Time drags between the feats of abdacadbra.
True to the form of previous Potter films, the busy story tends to lose track of characters, hyperactively vaulting from one plotline to the next without satisfying resolutions or transitions.
| Original Score: 2.5/4
Chapter four in the boy-wizard franchise, and still no good scenes, interesting characters, or true imagination
So bloated and joyless that it makes one pine for the bland mediocrity of Chris Columbus.
| Original Score: C
Harry Potter And The Goblet Of Fire is an endurance test for its audience.
| Original Score: D
Very boring, recycled from the previous installments, and immensely underwhelming.
Never feels anything other than a single thread of a larger narrative.
As a whole, [it] is the least impressive of the four Potter films.
| Original Score: 2/4
Now that puberty has struck the Harry Potter universe, the series ought to move away from the insipid kid stuff.
The fourth installment (yes, it never ends) in the series about the little wizard with the round glasses grows so violent and ghoulish that it drains the appeal of stories that are best when they stay innocuous.
| Original Score: 2.5/5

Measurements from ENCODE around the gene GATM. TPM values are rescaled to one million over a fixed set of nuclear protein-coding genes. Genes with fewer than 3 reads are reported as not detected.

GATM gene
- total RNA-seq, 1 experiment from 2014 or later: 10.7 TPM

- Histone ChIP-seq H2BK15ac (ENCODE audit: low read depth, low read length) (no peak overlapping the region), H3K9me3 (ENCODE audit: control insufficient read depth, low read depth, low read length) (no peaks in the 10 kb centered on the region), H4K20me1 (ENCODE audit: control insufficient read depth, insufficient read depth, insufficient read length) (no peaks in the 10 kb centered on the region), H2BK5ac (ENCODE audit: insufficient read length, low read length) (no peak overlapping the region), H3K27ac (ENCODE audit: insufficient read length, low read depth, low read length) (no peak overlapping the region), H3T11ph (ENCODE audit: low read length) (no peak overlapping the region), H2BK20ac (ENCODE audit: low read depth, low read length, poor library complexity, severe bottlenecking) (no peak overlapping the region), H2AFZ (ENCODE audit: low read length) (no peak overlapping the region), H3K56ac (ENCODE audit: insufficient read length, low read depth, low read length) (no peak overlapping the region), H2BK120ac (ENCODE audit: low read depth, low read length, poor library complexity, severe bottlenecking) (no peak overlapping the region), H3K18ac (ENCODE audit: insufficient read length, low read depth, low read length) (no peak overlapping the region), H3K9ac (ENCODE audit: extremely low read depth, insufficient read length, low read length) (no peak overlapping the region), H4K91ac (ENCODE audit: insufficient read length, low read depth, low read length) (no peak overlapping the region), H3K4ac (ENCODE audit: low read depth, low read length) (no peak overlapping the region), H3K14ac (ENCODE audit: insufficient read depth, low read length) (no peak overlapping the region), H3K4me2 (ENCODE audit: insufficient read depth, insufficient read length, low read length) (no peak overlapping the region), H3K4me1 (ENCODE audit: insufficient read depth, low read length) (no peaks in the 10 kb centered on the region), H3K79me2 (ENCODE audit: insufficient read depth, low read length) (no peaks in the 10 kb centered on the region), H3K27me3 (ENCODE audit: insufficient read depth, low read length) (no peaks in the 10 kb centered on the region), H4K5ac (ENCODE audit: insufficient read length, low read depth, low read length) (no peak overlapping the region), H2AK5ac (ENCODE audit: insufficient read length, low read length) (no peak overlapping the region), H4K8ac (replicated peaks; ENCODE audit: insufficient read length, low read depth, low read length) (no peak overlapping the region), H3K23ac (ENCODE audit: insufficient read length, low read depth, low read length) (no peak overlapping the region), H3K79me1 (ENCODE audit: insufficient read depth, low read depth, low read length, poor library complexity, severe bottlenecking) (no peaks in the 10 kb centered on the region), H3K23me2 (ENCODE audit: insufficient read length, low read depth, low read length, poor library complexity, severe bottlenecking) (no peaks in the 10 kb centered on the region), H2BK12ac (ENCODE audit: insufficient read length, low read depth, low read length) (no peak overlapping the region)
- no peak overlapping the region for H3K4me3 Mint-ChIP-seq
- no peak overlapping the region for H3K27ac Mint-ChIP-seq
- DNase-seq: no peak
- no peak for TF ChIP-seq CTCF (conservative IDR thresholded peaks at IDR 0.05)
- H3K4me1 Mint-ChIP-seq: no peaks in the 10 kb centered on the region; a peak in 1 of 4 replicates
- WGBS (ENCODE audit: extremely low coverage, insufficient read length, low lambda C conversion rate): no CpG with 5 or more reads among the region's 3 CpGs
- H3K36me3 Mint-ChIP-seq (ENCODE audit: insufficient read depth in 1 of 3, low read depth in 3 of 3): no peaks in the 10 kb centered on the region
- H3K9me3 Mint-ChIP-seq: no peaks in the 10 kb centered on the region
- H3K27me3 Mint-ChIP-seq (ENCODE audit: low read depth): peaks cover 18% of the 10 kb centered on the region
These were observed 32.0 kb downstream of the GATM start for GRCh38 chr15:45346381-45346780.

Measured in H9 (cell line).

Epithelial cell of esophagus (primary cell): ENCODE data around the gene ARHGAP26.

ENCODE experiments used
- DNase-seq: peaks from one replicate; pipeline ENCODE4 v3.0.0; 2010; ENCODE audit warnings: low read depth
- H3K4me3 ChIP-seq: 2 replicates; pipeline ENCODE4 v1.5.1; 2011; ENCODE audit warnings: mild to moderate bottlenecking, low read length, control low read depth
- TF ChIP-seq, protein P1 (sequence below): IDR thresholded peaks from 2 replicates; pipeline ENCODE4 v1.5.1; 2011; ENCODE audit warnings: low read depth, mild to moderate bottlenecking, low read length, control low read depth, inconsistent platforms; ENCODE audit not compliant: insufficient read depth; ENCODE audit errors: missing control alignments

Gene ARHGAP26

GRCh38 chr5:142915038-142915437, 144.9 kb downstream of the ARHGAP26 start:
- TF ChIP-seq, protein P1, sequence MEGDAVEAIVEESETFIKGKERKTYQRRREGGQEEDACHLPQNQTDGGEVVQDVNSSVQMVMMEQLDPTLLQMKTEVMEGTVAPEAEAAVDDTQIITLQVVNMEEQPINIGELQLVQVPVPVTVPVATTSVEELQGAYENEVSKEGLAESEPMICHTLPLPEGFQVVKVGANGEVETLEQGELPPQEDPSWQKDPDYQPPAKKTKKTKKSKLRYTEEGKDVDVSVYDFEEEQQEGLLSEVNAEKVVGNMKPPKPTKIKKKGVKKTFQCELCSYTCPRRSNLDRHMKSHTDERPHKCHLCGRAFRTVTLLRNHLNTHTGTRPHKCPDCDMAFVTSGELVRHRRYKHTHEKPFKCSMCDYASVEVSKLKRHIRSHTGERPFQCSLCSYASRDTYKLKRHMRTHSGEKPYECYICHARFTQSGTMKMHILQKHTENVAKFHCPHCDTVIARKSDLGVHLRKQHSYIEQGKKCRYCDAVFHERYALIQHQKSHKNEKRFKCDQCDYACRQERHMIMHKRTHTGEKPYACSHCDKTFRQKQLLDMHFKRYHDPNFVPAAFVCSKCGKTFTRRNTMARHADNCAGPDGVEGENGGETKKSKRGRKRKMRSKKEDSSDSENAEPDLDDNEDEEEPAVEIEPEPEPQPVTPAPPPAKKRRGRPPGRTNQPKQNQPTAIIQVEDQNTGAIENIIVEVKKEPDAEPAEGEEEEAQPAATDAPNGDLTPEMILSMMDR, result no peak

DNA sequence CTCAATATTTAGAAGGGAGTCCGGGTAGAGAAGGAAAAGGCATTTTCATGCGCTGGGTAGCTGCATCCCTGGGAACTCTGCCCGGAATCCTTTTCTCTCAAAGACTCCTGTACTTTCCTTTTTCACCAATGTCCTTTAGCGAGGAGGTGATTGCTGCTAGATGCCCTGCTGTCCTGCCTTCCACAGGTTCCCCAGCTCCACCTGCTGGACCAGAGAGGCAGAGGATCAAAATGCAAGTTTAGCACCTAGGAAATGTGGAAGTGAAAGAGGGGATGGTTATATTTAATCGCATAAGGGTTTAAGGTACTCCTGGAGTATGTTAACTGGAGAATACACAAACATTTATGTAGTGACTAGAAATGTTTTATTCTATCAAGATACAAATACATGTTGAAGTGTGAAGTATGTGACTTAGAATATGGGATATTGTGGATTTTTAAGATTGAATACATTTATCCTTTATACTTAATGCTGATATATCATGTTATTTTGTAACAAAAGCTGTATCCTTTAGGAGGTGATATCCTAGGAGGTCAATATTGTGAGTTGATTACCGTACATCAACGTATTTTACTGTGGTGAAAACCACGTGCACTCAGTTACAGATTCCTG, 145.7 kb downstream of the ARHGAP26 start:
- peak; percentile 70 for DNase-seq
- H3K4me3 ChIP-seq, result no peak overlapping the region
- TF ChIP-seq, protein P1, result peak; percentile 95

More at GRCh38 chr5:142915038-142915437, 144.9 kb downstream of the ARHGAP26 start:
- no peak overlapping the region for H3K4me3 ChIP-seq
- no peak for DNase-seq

Frankly, the entire film felt like the cinematic version of Hamburger Helper -- too little meat trying to do too much.
My cup runneth over with tedium during this 2 1/2-hour supernatural slog.
What was a sneaking suspicion after the first three movies has become irrefutable proof [here]: if you are not a fan of, and intimately familiar with, the Harry Potter novels, you're not welcome here
It's too episodic, relying on action rather than emotion. The pace is headlong, so that the characterisation suffers.
Once Potter ditches scenes that feel taken from Beverly Hills 90210 meets Scooby-Doo, I will approach the series with more than just guarded optimism.
A marked disappointment after Harry Potter and the Prisoner of Azkaban, this fourth installment in the franchise is a 157-minute holding pattern.
Like Chris Columbus, Newell delivers what is essentially an illustrated condensation of Rowling's novel.
| Original Score: 2.5/4
Despite the skill and spectacle of the special effects, the prosaic storytelling is never interesting as cinema.
...likely will be enjoyed by those who read the 734-page book -- and were smart enough to bring it into the theater with them for quick reference.
[Mike] Newell turns the spine-tingling and well-crafted world J.K. Rowling created for the novel into a lump of flat banality.
| Original Score: 5/10